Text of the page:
necrosis contrasts with apoptosis, programmed cell death, is its sloppy and localised, country cousin

Death by Asphyxiation, photograph by Andres Serrano, found at:

I would like to cut into the idea of this association between death and representation, this ideal association (see preceding post). In doing so, you see, I’ve already invoked a further association, in The Morgue series by Andres Serrano, which goes against its grain. Serrano has suggested in an interview that what interested him in making his series of photographs of dead subjects was less that they were dead and more that in death their spirit was somehow clearer to his camera, to his viewpoint. His interest is spiritual. But it is also practical. His images of the dead are more alive for the fact that the subjects are dead. In looking for the spirit or the life after life of the dead he succeeds in provoking the feeling in the viewer that it would be a great relief if they were in fact dead and didn’t have the afterlife his photos show them to have.

In the spirit of seeking such relief we might turn to the body of a loved one laid out in a funeral home. He or she is dead without a doubt, cold clay to the touch, the lines of the face fined out, the genitals covered, the eyes closed, at peace in God’s peace which is our peace of mind, granted by what Slavoj Zizek would call the Big Other. We reassure ourselves that they are not there. We seek communal reassurance that nothing is there: Don’t look at a dead person for the image that will reflect there was a life, there was a world. The spirit expressing a life, a world, is Elsewhere. They are gone.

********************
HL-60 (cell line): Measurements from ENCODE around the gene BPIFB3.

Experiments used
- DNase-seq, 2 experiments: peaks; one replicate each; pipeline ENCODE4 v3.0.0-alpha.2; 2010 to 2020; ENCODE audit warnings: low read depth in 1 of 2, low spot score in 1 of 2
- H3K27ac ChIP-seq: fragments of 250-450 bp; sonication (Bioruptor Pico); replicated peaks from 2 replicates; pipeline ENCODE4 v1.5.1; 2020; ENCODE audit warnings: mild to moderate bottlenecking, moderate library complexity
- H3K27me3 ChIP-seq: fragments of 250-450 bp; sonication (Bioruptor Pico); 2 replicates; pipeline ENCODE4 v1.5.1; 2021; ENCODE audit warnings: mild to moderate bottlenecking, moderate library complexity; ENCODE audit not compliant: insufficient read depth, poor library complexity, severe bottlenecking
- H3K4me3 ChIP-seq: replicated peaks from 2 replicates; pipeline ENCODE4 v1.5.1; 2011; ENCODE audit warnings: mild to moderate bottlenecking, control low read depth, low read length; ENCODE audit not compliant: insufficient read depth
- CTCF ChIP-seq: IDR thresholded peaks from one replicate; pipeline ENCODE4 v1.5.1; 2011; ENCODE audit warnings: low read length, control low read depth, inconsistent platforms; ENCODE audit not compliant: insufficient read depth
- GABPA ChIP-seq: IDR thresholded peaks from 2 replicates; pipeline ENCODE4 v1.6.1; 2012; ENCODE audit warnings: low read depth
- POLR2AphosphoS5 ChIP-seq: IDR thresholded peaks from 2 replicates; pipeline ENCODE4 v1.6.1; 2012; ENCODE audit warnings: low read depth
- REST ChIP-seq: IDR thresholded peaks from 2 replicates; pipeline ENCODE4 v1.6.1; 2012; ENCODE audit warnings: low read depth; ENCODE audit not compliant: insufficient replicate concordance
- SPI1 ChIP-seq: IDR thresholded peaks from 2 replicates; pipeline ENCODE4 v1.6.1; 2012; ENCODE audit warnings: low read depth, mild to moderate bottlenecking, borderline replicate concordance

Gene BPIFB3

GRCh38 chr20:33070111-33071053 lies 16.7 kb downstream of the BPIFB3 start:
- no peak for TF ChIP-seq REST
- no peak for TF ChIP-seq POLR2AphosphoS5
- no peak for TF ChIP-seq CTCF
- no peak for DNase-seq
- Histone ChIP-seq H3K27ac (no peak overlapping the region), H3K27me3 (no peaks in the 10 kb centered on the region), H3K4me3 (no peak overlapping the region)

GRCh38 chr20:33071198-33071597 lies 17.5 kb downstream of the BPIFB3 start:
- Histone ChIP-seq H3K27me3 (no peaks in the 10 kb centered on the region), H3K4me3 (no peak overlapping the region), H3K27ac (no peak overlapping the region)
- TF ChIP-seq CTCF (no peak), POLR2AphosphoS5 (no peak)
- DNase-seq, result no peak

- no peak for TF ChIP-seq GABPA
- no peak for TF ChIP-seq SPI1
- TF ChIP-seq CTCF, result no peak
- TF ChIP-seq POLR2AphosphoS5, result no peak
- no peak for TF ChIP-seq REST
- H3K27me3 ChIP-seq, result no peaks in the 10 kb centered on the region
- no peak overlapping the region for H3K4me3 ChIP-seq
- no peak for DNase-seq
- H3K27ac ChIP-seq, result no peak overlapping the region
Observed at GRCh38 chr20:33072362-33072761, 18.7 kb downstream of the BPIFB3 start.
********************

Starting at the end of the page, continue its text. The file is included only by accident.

From the anodyne settings in which our corpses are arrayed, with greater or lesser cosmetic intervention, we derive the spooky commonplaces of a secularised belief. (Call it fashion, nothing in itself, but it’s also a relief, a release.) They watch us looking at them. They’re cracking jokes. They’re indulging in celestial vices, the vices they enjoyed in life transferred to Elsewhere, if not Heaven. They’re enjoying the comfort that we find in imagining them absent from the poor cloddish matter of their bodies. No, the body was never them, it was the mere mechanism in which they were housed. We rediscover the old Manicheism – matter bad, spirit good – enough of it, anyway, to suit, to garner our grief. As Zizek additionally says, it’s sufficient that someone else truly believes, enabling us to believe by proxy (on a screen, as it were, in 21 grammes).

Isn’t there, in the death we turn to for relief from death, another kind of death? And isn’t it because we stage death in a simulation, as a simulation, in which it’s all there, apart from death?

Then, is it a complete solecism to say that to represent death as everything but death itself is to deaden representation, so that representation itself assumes this identity, this history, which is death’s own?